After heated finals, things are ‘cool’ between Semerad twins
All is fair in love and war, and being twins is no exception.
Semerad twins David and Anthony found themselves on opposing sides when San Miguel battled TNT in the 2017 PBA Commissioner’s Cup Finals, and even had brushes defending each other in the short minutes they played on the floor.
Things came to a head in Game 6 on Sunday, with the Beermen looking for the kill and the KaTropa desperate to force a Game 7.
At the 5:43 mark of the first quarter, the Fil-Aussie brothers battled for a jumpball, which the younger Anthony won, but it came at an expense as David got elbowed on the nose.
“I didn’t actually know I broke his nose,” said Anthony, who has emerged as a reliable sniper for TNT after coming from a midseason trade this past conference. “We were just going at it, going hard. Then after the jumpball, I went to sprint and he likes to stick to me like glue. I guess he was just so close to me when I did the run, I accidentally hit him. It was really unlucky and I didn’t even know I hit him.”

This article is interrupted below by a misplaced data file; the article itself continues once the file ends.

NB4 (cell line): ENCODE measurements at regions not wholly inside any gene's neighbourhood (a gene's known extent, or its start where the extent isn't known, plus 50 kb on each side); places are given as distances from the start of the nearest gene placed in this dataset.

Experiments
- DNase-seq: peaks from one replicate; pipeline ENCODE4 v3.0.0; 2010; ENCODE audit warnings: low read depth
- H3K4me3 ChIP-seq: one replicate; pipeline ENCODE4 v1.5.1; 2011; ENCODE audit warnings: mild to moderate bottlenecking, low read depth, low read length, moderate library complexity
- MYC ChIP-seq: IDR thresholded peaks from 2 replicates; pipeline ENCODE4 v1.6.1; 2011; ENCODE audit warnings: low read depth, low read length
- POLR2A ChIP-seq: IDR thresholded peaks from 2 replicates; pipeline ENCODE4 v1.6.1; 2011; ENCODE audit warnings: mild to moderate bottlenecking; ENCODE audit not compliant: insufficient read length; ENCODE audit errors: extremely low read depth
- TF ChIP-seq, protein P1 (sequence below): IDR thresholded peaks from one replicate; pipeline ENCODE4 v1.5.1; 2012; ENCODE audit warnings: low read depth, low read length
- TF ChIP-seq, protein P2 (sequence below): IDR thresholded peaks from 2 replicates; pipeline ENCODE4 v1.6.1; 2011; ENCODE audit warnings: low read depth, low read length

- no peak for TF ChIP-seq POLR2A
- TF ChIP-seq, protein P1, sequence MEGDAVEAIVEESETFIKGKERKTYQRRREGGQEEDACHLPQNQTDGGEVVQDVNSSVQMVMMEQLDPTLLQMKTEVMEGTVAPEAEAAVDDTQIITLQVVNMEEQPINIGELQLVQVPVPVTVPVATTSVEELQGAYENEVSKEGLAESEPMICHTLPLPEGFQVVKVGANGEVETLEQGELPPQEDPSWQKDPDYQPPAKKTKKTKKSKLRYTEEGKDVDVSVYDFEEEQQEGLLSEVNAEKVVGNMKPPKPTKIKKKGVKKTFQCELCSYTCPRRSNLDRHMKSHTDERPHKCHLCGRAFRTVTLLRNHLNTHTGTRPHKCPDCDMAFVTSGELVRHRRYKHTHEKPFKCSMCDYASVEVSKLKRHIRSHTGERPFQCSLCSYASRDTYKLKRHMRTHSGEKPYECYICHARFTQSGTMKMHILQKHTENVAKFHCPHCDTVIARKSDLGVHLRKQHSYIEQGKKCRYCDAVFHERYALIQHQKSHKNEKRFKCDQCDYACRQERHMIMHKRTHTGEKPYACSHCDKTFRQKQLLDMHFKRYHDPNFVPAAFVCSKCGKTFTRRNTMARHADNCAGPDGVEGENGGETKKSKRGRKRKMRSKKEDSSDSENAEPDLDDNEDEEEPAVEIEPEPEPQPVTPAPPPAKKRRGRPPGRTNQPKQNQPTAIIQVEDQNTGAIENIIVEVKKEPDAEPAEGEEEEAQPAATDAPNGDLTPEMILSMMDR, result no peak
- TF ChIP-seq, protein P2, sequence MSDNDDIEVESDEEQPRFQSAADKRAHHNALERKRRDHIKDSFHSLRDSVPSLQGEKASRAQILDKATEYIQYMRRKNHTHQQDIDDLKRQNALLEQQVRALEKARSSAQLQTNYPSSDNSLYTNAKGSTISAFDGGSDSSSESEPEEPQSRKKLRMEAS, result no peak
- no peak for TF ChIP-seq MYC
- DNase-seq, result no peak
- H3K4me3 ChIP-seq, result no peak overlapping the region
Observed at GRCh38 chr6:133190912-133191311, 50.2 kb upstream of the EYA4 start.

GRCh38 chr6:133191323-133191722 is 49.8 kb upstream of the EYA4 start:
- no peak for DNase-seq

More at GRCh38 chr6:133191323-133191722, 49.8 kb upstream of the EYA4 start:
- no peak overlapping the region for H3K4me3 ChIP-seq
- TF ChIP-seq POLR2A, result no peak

David, who was seldom used in the San Miguel front but has proven himself as a wide-bodied banger when needed, understood that things like that happen.
“I think it was just in the moment in the game and his elbow came and hit me on the nose. It put me down on the ground. It’s hurting a little bit, a bit crooked.”
Though the exchange led to tempers flaring on both sides, the Semerads understand that it’s all just part of the game.
“It’s done. During the game, I was a bit irritated, but now, we’re cool, we’re cool,” said David.
“Off the court, everything’s normal and everything’s fine. We’re having dinner, we’re going to the gym together. But I guess on the court, he’s the guy initiating it and wanting to go hard. But again, it’s part of the game so it’s ok,” Anthony added.
And as the buzzer sounded, it was San Miguel which came out on top, 115-91, to win its fifth championship in three years.
David said the taste of victory someone alleviated his pain and he’s willing to do it all over for another chance at a title, even if it meant him facing his twin brother again.
“It’s worth it for the championship,” he said. “It’s all good. Whatever happened on the court, we’re still brothers off the court.”
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